The Royal Love Song

English
Son of Solomon 1, 5, & 8; Leviticus 20
Year: 
2019
Quarter: 
2
Lesson Number: 
6

Lesson 6

The Royal Love Song

(Song of Solomon 1, 5, & 8; Leviticus 20)

Copr. 2019, Bruce N. Cameron, J.D. All scripture references are to the New International Version (NIV), copr. 1973, 1978, 1984 International Bible Society, unless otherwise noted. Quotations from the NIV are used by permission of Zondervan Bible Publishers. Suggested answers are found within parentheses. If you normally receive this lesson by e-mail, but it is lost one week, you can find it by clicking on this link: http://www.GoBible.org. Pray for the guidance of the Holy Spirit as you study.

Introduction: One “family season,” is passion. That is how we get the family, right? This week we study the pleasure and limits on passion. What could be more exciting? Let’s dive into the Bible and see what it has to teach us!

  1. Passion
    1. Read Song of Solomon 1:1-2. How great is kissing? (Better than wine.)
      1. When Song of Solomon (I’ll abbreviate it as “Song” from now on), says “love” is more delightful than wine, is it talking about love or is it describing the kissing? (Kissing is the expression of love.)
    2. Read Song 1:3. Who is wearing the perfume? (The man.)
      1. Why mention the smell? (Love involves the touch of the kiss and the pleasure of smell.)
    3. Read Song 1:10. How does jewelry play into the Bible’s description of beauty? (This indicates that it makes one more beautiful.)
    4. Read Song 1:12-14. Who else is wearing perfume? (The woman.)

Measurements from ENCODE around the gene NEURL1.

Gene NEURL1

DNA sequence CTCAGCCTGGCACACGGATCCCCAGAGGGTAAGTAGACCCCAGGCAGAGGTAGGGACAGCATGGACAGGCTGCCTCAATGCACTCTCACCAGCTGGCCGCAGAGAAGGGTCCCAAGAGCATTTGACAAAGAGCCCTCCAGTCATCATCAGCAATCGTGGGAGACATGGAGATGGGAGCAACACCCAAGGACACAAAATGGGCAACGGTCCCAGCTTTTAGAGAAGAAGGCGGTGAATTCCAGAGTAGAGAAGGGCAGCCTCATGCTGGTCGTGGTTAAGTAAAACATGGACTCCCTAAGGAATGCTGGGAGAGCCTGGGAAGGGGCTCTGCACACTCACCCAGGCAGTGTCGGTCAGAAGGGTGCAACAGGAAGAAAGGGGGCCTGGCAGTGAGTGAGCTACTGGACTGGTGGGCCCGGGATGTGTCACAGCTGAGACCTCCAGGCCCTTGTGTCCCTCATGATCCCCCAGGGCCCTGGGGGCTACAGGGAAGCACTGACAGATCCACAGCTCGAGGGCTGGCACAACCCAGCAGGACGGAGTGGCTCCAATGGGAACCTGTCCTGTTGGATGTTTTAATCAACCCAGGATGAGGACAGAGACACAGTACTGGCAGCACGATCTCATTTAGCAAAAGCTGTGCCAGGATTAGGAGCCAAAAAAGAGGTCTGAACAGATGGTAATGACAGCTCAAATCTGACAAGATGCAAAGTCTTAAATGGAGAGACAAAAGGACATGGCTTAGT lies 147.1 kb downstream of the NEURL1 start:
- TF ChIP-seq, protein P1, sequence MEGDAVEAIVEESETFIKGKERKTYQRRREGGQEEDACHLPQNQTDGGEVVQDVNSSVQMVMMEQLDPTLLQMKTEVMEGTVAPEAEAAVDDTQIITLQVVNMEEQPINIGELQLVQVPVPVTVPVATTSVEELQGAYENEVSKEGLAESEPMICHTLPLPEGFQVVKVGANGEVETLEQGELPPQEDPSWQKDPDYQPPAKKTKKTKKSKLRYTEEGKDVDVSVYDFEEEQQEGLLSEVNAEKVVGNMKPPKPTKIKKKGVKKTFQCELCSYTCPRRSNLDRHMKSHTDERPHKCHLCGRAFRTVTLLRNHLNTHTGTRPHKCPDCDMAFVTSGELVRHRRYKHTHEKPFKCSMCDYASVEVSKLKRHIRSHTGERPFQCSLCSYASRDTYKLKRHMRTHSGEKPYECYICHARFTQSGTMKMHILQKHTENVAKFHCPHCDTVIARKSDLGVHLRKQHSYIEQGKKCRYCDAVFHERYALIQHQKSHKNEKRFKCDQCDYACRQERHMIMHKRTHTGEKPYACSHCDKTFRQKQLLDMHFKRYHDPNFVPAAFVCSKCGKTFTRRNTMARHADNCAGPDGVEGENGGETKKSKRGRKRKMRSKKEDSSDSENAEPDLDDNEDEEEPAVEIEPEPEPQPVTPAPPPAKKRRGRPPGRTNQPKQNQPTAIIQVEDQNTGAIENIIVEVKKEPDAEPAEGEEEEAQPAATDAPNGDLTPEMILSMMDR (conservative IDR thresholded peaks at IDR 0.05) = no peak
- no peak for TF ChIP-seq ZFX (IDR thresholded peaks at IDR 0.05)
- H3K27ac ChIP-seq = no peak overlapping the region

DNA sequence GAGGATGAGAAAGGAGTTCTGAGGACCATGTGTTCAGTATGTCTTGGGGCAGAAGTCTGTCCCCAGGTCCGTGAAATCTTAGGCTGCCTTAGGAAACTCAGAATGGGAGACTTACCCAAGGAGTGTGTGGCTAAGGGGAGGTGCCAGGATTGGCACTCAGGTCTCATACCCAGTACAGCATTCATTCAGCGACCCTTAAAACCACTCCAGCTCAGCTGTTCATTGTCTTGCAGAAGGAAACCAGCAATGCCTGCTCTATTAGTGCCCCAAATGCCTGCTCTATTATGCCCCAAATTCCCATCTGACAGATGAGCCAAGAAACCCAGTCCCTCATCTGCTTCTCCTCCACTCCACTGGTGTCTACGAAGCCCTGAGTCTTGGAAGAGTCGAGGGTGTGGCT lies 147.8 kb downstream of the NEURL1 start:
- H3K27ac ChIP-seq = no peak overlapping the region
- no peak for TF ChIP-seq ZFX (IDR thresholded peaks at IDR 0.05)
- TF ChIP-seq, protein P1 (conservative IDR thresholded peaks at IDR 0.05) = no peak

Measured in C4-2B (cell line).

1. The man is referred to as “myrrh resting between my breasts” and “a cluster of henna blossoms.” When you wear a new perfume, are you aware of it all day? (Normally, a new scent is noticed all day. She is continually aware of him.)
        1. What is the lesson that we are to learn from this? (We should keep our loved one in mind!)
      2. How does this work in marriage? Do you keep kissing? Do you keep your spouse in mind all day? Is it a pleasant thought, like that of flowers? Do you still do this after decades of marriage?
    5. Read Song 1:15-16. What great advice do we find here? (Tell your spouse that they look great!)
      1. Focus on the last part of verse 16. What does “our bed is verdant” mean? That you have green sheets? (Something that is verdant is flourishing and alive. This is not suggesting that you let your pets sleep with you or never wash your sheets. It means keep your love life fresh.)
  2. Positivity
    1. Read Song 5:9. Have you asked yourself this about your spouse?
    2. Read Song 5:10-11 and Song 5:13-15. Is his head really like gold and his body decorated with sapphires? (Of course not if he is a human.)
      1. So, what is being said? (She is overstating his attractiveness.)
      2. When you get together ladies, and discuss your husbands, do you overstate how good they are or do you overstate their defects?
        1. What about you, husbands, how do you speak about your wives?
        2. What does stating your complaints do to your mind? (It reinforces the negative attitude. You should say positive things about your spouse.)
    3. Read Genesis 4:1. The NIV refers to “laying” with your wife and the NKJV refers to “knowing” your wife. The root Hebrew word means to understand by seeing. Why would having sex be described as “knowing?” (It is the greatest intimacy. Nothing is secret anymore.)
      1. I used to read about “open marriages,” meaning that the couple allow sex with other people. These days I rarely read about this. If these kinds of marriages are going away, why? (They make the mistake of thinking that you can “know” someone intimately and not be changed. Those marriages generally do not last.)